Following passage of the ordinance abolishing his position, Ragan submitted his resignation on May 14, 2004, effective June 1, 2004, and retired with full pension and benefits. Ragan maintains that he was not advised of his right to a hearing regarding his employment. Ragan denies that Mayor Fuentes was concerned about safety due to too few police patrolling the Borough, or that residents had complained to the Mayor about lack of police presence. Ragan also denies that the reason the Mayor presented the ordinance to Council creating the position of public safety director and eliminating the position of chief of police was in response to Ragan's being unable to patrol the streets due to his administrative duties.

Almost two years later on July 3, 2006, the entire Woodlynne Police Department was dissolved and taken over by the Collingswood Police Department. It is defendants' position that the decision to dissolve the department was made based on their concern for safety and financial responsibilities and the recognition that Collingswood had a bigger police force and could provide greater security.

Ragan filed a complaint alleging that defendants violated his right to free speech protected by the first amendment and violated his due process rights protected by the fourteenth amendment. Ragan also asserts that defendants violated CEPA and requests punitive damages. Defendants filed for summary judgment seeking to dismiss Ragan's complaint. Defendants' summary judgment motion is presently before the Court.


A. Summary Judgment Standard

Summary judgment is appropriate where the Court is satisfied that "the pleadings, depositions, answers to interrogatories, and admissions on file, together with the affidavits, if any, show that there is no genuine issue as to any material fact and that the moving party is entitled to a judgment as a matter of law." Celotex Corp. v. Catrett, 477 U.S. 317, 330 (1986); Fed. R. Civ. P. 56(c).

An issue is "genuine" if it is supported by evidence such that a reasonable jury could return a verdict in the nonmoving party's favor. Anderson v. Liberty Lobby, Inc., 477 U.S. 242, 248 (1986). A fact is "material" if, under the governing substantive law, a dispute about the fact might affect the outcome of the suit. Id. In considering a motion for summary judgment, a district court may not make credibility determinations or engage in any weighing of the evidence; instead, the non-moving party's evidence "is to be believed and all justifiable inferences are to be drawn in his favor." Marino v. Industrial Crating Co., 358 F.3d 241, 247 (3d Cir. 2004)(quoting Anderson, 477 U.S. at 255).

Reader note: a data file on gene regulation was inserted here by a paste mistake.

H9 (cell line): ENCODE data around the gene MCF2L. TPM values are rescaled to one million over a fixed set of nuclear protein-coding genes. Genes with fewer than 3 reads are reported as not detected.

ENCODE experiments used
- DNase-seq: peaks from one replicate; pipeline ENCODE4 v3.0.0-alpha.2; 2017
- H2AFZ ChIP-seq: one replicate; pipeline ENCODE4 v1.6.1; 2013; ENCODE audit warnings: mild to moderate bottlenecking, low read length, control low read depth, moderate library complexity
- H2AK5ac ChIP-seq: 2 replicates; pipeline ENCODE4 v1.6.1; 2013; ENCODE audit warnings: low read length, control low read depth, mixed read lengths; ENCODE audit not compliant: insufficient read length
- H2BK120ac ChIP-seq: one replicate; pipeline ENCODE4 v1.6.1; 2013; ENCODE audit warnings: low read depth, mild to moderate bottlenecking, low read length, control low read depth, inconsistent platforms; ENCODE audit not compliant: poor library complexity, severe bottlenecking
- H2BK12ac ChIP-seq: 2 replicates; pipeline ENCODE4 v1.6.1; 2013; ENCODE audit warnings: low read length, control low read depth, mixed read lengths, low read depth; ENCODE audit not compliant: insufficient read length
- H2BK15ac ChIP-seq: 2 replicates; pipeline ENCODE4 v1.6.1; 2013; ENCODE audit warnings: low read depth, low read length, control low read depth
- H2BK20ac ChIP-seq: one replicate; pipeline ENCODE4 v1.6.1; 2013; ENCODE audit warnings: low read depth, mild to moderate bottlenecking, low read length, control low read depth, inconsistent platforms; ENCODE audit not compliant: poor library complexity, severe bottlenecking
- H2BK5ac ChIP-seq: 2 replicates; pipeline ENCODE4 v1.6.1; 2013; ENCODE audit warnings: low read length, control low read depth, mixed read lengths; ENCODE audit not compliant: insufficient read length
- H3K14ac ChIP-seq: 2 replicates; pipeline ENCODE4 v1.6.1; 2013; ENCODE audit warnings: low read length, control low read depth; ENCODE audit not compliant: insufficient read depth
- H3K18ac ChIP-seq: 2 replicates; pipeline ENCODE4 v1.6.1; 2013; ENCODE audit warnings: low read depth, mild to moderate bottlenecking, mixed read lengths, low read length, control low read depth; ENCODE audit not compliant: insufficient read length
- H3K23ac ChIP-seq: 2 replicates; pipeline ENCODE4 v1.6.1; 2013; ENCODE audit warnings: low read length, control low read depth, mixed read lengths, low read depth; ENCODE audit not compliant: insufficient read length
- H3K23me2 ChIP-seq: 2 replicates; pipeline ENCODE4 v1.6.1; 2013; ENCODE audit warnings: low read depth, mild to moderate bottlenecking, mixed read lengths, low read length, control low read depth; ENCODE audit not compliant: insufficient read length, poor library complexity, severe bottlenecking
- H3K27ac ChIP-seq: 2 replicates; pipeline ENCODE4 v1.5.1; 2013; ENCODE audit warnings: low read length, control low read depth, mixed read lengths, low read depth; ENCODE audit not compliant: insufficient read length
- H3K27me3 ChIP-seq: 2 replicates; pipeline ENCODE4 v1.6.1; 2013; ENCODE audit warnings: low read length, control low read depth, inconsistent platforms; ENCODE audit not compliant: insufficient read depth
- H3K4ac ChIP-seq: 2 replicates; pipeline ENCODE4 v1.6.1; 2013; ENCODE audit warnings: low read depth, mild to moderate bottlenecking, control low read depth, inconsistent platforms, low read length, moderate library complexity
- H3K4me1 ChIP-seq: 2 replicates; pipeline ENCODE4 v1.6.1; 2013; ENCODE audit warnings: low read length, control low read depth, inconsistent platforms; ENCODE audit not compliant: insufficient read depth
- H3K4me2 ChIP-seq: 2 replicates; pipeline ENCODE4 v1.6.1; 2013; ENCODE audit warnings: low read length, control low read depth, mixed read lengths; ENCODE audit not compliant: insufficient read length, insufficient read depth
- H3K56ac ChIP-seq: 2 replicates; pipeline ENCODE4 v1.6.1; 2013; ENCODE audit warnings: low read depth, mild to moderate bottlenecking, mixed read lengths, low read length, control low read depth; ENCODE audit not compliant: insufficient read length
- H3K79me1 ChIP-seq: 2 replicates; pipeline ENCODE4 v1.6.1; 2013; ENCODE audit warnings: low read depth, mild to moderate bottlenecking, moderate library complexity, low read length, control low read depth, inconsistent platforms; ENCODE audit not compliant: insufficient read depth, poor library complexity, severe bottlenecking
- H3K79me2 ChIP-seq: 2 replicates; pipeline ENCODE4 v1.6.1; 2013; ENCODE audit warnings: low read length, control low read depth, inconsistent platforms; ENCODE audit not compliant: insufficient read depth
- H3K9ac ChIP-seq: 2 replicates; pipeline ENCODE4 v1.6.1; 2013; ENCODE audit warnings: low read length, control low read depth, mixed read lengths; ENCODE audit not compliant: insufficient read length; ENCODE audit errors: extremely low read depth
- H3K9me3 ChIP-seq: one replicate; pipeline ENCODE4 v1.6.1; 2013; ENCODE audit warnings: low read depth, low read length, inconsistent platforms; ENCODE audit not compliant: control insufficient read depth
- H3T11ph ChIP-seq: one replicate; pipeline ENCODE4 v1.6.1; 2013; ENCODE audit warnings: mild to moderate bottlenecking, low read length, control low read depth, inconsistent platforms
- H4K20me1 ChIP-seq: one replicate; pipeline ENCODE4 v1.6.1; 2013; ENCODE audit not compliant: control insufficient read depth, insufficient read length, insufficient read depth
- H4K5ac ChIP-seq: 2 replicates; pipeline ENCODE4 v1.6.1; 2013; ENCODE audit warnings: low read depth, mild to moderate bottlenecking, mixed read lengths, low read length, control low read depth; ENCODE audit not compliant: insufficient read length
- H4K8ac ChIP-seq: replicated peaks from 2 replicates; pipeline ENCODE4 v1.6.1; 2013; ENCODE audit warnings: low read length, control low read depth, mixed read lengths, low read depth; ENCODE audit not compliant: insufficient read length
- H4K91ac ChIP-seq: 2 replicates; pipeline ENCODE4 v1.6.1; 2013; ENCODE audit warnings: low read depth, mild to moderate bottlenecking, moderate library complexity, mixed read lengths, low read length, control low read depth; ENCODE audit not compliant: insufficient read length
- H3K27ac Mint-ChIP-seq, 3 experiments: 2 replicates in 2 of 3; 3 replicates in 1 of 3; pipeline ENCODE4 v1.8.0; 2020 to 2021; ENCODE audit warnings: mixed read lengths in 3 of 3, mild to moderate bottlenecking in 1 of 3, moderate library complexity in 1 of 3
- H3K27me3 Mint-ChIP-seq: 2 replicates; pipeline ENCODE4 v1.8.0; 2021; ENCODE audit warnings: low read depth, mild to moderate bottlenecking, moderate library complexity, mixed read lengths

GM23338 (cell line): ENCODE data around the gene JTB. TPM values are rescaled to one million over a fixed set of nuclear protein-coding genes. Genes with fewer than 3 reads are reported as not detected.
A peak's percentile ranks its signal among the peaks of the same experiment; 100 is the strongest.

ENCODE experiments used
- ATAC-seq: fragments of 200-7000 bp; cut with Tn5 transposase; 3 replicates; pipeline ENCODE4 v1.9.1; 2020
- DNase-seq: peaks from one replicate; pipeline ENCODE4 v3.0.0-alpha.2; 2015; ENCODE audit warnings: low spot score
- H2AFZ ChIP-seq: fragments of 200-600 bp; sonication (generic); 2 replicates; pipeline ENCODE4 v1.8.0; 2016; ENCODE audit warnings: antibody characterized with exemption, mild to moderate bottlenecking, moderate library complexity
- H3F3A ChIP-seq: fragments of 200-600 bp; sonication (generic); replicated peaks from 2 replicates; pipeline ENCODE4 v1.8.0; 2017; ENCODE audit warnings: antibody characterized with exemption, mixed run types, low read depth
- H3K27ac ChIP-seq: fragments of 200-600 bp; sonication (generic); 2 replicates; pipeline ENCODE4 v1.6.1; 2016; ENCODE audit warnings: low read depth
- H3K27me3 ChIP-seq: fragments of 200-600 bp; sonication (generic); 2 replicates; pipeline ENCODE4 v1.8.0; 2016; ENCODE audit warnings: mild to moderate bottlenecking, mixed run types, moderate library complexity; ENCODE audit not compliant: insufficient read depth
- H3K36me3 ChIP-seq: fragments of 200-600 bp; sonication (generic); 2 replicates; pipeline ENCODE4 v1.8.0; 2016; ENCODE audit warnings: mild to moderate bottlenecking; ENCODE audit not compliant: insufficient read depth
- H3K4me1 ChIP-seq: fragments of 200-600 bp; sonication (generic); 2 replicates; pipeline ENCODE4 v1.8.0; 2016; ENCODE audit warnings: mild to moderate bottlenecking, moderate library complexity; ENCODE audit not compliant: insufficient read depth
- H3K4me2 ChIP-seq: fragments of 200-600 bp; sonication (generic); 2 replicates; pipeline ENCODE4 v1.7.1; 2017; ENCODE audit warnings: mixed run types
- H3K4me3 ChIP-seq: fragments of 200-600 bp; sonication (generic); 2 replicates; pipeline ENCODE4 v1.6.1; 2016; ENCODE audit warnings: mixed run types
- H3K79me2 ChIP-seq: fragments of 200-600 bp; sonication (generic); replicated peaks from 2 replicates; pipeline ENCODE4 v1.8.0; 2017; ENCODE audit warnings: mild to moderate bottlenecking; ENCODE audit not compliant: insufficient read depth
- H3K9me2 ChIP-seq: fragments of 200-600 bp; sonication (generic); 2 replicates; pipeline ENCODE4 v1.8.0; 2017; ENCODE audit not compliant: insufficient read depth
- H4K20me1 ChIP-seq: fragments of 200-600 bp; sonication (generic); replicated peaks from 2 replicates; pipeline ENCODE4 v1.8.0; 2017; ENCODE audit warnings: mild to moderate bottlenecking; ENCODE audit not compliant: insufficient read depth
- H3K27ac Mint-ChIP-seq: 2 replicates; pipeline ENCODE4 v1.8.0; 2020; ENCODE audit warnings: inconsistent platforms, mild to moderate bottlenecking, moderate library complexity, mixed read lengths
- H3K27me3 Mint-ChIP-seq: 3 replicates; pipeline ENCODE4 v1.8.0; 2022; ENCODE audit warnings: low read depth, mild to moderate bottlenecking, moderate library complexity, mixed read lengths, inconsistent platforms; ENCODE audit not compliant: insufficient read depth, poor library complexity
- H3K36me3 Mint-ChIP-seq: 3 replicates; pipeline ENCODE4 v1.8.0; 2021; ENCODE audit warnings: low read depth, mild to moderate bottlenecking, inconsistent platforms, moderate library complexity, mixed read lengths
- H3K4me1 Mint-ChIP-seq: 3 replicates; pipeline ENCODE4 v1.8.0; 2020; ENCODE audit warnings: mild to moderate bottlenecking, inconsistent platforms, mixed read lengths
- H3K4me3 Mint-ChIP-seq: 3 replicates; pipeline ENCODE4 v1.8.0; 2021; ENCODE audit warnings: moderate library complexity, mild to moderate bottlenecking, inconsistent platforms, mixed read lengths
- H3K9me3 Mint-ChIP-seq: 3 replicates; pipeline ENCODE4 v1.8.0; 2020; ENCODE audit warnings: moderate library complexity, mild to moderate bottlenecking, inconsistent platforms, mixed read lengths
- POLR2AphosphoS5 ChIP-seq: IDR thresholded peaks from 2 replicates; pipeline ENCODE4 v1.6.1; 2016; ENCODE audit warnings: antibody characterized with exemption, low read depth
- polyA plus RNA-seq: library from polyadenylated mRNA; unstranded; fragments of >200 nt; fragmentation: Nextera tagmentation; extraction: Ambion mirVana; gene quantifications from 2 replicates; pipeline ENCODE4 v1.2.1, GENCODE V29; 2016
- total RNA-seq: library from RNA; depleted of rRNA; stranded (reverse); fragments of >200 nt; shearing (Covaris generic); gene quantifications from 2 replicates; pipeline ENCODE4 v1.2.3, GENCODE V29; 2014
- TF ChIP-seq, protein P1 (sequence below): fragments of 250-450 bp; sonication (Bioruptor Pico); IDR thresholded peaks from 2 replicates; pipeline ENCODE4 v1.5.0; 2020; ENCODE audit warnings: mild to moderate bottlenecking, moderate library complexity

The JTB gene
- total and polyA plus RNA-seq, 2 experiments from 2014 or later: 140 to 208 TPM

Initially, the moving party has the burden of demonstrating the absence of a genuine issue of material fact. Celotex Corp. v. Catrett, 477 U.S. 317, 323 (1986). Once the moving party has met this burden, the nonmoving party must identify, by affidavits or otherwise, specific facts showing that there is a genuine issue for trial. Id. Thus, to withstand a properly supported motion for summary judgment, the nonmoving party must identify specific facts and affirmative evidence that contradict those offered by the moving party. Anderson, 477 U.S. at 256-57. A party opposing summary judgment must do more than just rest upon mere allegations, general denials, or vague statements. Saldana v. Kmart Corp., 260 F.3d 228, 232 (3d Cir. 2001).

B. § 1983 Claim Against the Borough of Woodlynne

A municipality can be liable for claims brought pursuant to § 1983 if it is shown that a municipal policy or custom caused a constitutional injury. See Leatherman v. Tarrant County Narcotics Intelligence and Coordination Unit, 507 U.S. 163, 166 (1993); Watson v. Abington Tp., 478 F.3d 144, 155 (3d Cir. 2007) (stating that liability for § 1983 must be founded upon evidence that the government supported a violation of constitutional rights) (citing Monell v. New York City Dept. of Soc. Servs., 436 U.S. 658, 691-95 (1978)). To state a claim under 42 U.S.C. § 1983, the plaintiff must show that: (1) the conduct complained of was committed by a person acting under color of state law; and (2) that the conduct deprived him of his rights, privileges, or immunities secured by the Constitution or laws of the United States. See, e.g., Shuman ex rel. Shertzer v. Penn Manor School Dist., 422 F.3d 141, 146 (3d Cir. 2005)(citing Mark v. Borough of Hatboro, 51 F.3d 1137, 1141 (3d Cir. 1995); Moore v. Tartler, 986 F.2d 682, 685 (3d Cir. 1993)).